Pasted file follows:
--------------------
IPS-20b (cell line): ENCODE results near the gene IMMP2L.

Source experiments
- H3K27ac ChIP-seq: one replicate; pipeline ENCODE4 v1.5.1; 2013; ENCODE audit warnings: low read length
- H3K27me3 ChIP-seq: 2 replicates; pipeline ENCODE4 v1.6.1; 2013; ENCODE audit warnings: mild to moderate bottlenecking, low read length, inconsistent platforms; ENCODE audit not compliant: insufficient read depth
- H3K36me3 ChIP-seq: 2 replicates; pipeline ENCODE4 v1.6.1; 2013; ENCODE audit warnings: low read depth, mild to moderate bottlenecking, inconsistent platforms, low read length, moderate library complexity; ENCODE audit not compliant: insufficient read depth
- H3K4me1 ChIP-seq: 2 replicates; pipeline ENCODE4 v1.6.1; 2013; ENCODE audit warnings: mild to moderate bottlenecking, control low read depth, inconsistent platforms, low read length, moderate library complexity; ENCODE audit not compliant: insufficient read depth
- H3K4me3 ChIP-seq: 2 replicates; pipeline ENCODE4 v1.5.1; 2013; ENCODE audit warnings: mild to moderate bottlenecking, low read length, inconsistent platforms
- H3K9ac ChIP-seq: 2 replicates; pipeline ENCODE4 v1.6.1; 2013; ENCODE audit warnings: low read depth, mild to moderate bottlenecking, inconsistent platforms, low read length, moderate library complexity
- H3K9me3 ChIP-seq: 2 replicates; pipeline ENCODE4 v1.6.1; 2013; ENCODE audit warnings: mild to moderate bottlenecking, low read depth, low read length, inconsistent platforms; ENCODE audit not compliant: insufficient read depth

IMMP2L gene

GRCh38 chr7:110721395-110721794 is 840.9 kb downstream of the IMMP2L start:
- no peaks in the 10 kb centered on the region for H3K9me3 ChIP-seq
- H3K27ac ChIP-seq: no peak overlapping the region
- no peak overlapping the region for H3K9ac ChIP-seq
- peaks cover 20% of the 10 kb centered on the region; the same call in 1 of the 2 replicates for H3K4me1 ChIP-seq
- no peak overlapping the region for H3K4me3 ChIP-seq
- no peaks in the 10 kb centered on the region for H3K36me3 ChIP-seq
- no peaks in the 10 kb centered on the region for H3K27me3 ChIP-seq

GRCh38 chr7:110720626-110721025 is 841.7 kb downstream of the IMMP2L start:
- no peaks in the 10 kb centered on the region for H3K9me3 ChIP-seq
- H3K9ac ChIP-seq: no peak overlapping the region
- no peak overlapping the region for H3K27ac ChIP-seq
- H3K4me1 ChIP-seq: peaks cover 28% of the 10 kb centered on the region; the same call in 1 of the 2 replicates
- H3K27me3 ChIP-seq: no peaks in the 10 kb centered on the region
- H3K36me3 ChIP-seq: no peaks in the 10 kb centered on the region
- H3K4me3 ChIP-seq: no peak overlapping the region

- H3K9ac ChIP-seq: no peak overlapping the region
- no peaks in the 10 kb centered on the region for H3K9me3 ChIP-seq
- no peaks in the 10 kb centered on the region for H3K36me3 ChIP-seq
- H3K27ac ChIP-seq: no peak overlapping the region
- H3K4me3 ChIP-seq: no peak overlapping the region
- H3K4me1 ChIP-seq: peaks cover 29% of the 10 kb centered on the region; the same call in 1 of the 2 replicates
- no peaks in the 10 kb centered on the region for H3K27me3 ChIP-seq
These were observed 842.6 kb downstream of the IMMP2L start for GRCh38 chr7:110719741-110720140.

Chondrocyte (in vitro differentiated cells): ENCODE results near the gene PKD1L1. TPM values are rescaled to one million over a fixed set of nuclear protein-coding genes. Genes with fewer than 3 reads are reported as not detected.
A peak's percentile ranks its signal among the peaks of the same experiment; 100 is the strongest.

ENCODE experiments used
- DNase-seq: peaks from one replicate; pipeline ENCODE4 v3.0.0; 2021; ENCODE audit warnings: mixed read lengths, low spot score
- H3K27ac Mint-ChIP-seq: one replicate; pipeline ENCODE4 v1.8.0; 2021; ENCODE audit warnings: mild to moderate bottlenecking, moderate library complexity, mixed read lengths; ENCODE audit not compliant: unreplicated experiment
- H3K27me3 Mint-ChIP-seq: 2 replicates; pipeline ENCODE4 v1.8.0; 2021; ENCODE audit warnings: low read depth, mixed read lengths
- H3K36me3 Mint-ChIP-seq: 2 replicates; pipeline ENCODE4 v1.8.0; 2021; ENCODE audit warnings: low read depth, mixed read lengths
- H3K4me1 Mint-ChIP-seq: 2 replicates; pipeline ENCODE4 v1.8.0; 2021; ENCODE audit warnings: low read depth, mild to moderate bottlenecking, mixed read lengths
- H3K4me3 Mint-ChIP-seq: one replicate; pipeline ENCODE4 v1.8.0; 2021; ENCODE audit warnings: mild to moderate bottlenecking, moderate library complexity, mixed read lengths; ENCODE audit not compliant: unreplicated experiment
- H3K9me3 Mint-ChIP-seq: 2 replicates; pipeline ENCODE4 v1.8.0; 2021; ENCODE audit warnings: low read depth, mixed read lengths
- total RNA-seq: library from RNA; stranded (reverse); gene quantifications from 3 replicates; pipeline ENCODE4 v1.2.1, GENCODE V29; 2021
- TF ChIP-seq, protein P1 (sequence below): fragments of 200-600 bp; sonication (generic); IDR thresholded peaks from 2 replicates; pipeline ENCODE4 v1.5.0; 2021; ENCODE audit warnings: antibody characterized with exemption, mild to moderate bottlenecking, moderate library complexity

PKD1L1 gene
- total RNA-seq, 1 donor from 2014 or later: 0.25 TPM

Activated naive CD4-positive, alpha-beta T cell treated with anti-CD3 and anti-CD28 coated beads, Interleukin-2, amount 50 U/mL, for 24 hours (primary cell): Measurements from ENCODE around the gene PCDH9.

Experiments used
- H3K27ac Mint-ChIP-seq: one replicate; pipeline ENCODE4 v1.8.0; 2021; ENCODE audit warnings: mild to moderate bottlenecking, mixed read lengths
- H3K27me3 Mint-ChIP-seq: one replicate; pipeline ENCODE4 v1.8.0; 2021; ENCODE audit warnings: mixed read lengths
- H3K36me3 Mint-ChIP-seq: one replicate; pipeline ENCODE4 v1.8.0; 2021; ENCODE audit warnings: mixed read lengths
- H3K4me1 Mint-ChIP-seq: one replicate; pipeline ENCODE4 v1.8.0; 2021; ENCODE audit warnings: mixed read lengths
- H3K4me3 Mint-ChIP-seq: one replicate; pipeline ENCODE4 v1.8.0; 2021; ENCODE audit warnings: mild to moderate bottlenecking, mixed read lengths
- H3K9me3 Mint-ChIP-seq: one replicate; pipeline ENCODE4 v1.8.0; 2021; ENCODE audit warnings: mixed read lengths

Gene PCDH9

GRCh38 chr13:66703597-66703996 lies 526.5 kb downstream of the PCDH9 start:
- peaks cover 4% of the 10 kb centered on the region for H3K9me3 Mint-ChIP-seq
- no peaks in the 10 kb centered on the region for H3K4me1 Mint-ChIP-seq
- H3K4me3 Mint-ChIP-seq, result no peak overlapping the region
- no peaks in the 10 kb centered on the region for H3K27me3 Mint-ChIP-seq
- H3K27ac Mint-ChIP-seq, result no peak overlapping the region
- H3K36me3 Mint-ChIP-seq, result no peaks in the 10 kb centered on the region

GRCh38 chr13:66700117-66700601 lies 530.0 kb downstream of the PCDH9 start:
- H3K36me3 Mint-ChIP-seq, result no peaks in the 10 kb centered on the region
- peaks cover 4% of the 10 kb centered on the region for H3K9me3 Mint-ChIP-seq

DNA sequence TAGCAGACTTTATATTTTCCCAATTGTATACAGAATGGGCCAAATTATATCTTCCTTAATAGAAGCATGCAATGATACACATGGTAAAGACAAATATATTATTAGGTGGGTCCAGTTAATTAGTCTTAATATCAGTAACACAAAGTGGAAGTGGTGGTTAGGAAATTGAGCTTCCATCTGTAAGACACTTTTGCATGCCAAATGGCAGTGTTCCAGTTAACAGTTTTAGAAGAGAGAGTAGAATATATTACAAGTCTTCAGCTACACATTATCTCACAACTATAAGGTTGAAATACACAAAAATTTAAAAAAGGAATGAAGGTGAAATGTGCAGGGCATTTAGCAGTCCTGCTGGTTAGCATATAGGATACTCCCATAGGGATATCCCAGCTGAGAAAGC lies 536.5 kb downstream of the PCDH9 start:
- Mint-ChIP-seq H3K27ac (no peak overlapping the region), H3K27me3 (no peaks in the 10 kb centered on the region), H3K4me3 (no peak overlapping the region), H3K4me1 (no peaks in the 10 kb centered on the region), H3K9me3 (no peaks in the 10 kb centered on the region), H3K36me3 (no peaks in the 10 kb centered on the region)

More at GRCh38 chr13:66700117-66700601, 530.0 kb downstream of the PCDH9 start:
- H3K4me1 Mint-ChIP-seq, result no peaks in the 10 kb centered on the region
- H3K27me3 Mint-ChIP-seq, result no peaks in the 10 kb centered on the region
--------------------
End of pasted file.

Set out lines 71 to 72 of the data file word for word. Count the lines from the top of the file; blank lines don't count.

- H3K4me1 Mint-ChIP-seq, result no peaks in the 10 kb centered on the region
- H3K27me3 Mint-ChIP-seq, result no peaks in the 10 kb centered on the region